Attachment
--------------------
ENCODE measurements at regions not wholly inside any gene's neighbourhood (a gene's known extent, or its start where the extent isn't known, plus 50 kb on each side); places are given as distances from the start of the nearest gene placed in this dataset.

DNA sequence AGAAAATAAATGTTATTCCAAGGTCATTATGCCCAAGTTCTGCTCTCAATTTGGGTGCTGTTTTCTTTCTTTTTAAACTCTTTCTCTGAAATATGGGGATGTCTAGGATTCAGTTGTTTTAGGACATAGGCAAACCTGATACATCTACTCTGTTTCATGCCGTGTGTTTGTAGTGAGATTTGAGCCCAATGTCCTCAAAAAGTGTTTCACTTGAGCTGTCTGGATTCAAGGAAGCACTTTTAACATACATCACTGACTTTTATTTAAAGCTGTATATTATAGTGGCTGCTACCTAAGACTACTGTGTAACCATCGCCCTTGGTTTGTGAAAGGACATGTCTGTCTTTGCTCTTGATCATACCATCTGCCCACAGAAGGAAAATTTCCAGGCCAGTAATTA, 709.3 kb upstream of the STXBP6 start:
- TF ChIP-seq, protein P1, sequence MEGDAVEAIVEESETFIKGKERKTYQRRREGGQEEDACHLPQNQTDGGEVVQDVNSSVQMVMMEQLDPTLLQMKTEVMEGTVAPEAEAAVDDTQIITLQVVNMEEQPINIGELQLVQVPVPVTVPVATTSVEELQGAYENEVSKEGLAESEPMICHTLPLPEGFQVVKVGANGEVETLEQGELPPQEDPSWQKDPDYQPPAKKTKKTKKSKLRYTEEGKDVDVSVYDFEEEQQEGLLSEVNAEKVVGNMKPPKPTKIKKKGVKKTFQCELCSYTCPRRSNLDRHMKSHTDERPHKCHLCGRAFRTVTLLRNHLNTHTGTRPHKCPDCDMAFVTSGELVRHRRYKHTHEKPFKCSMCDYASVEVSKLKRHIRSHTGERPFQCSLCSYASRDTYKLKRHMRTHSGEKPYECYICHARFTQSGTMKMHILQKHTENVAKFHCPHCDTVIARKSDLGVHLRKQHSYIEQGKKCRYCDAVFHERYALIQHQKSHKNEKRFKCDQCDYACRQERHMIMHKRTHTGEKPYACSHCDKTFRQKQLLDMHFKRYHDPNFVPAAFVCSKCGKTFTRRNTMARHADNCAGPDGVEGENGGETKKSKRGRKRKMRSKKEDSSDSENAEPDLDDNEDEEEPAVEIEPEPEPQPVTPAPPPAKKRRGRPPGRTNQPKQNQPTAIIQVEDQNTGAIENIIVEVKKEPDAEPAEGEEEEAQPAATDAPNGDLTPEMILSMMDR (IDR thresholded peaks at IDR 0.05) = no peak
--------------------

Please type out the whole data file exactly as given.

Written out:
ENCODE measurements at regions not wholly inside any gene's neighbourhood (a gene's known extent, or its start where the extent isn't known, plus 50 kb on each side); places are given as distances from the start of the nearest gene placed in this dataset.

DNA sequence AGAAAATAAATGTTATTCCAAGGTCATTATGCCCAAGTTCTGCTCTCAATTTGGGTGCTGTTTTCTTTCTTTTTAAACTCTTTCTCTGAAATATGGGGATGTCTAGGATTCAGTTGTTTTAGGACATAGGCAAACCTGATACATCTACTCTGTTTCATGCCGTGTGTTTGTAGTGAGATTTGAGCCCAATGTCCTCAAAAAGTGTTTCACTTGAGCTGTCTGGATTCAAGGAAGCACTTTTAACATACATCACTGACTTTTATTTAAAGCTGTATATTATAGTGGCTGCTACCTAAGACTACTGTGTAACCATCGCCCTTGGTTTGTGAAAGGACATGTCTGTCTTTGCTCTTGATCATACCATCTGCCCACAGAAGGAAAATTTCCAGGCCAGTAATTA, 709.3 kb upstream of the STXBP6 start:
- TF ChIP-seq, protein P1, sequence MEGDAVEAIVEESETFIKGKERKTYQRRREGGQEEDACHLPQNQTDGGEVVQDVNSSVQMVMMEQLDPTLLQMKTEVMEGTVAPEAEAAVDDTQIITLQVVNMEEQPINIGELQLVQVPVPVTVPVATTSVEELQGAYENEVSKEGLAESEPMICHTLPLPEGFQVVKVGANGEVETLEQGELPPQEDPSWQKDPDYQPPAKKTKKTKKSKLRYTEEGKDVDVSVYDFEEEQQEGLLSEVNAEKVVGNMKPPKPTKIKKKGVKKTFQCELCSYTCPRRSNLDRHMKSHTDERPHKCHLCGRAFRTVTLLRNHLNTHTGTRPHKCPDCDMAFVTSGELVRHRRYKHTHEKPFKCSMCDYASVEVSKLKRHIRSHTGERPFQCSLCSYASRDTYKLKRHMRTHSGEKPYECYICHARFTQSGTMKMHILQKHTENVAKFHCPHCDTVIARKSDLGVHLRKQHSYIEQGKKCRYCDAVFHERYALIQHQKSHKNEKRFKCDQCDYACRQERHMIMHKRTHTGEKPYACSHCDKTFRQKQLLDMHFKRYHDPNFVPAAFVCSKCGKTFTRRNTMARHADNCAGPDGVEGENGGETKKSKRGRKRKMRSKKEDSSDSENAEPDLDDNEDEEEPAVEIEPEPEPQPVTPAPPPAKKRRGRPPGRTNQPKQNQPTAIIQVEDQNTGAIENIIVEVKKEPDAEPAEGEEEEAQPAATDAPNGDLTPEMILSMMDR (IDR thresholded peaks at IDR 0.05) = no peak